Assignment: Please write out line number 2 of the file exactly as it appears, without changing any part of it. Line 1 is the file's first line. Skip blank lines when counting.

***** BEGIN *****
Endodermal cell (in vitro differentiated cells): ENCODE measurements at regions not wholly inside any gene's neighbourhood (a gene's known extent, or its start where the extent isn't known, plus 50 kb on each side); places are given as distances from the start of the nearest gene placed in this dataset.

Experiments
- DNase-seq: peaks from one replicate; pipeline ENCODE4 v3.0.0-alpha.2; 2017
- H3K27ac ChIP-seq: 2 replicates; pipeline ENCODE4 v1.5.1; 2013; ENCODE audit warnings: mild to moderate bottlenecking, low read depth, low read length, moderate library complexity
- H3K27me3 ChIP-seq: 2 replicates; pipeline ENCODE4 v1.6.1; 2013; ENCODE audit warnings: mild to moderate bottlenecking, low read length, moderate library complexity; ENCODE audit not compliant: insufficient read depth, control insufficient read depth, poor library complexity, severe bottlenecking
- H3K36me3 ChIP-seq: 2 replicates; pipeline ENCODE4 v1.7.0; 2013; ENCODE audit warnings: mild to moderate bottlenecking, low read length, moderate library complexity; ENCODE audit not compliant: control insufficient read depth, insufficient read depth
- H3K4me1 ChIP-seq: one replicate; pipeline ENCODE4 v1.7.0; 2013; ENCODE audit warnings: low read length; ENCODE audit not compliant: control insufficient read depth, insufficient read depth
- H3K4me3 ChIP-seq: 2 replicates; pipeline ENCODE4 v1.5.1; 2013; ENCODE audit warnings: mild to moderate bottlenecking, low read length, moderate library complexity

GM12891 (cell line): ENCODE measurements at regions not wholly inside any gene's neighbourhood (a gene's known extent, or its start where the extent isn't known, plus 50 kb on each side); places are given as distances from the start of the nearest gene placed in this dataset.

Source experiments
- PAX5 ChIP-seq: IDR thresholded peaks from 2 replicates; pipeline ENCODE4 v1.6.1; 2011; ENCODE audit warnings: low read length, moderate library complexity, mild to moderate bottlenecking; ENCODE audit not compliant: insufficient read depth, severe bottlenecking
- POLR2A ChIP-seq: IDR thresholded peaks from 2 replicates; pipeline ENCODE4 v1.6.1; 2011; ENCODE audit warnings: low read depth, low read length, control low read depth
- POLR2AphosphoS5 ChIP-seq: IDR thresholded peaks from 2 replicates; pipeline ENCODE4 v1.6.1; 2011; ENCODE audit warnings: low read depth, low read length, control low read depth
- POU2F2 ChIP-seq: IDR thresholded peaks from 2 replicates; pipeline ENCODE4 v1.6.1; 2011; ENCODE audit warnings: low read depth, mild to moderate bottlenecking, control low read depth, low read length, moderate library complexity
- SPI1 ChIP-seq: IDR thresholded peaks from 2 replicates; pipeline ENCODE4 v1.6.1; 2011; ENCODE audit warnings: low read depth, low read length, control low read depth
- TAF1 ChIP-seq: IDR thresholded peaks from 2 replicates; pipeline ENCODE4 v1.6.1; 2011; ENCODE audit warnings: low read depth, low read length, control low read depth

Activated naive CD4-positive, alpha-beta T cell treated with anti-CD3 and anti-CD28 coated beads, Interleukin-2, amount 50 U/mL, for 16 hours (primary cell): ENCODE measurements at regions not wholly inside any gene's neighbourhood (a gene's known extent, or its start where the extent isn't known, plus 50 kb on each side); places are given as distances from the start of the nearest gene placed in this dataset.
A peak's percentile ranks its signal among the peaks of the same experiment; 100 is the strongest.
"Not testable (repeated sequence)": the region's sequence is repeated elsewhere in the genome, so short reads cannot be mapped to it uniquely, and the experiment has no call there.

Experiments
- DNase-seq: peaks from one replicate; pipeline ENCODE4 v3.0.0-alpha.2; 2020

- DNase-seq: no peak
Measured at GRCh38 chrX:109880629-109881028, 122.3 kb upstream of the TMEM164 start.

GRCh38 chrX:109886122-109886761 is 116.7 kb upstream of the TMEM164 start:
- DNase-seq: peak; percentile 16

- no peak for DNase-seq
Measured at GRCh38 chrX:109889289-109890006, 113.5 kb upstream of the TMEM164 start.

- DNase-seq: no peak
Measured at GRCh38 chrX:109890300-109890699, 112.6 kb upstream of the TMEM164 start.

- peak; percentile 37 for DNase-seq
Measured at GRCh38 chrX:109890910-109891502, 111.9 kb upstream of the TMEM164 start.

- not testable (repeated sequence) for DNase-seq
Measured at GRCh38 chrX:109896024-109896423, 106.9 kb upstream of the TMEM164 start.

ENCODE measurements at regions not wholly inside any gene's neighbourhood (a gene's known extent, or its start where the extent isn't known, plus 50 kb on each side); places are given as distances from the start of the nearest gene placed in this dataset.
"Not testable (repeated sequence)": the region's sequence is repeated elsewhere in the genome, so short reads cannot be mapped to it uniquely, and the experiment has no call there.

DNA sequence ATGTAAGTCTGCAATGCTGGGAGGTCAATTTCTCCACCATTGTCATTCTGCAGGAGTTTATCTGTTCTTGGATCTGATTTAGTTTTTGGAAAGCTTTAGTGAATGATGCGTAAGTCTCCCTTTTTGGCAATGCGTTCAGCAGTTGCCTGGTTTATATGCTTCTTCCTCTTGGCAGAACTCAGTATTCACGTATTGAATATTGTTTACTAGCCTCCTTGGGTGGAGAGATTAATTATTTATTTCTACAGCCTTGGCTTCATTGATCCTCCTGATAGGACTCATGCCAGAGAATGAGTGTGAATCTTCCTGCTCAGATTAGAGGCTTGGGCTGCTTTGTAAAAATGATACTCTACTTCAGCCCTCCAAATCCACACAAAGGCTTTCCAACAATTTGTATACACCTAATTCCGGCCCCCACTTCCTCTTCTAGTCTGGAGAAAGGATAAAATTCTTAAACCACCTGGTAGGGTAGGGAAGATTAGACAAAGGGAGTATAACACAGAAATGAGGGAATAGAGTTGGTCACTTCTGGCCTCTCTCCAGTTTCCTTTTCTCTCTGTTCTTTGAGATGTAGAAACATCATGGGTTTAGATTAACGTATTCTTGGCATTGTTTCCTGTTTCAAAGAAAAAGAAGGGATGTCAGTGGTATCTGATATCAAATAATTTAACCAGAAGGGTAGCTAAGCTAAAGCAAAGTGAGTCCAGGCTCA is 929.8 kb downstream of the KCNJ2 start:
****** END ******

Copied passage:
Experiments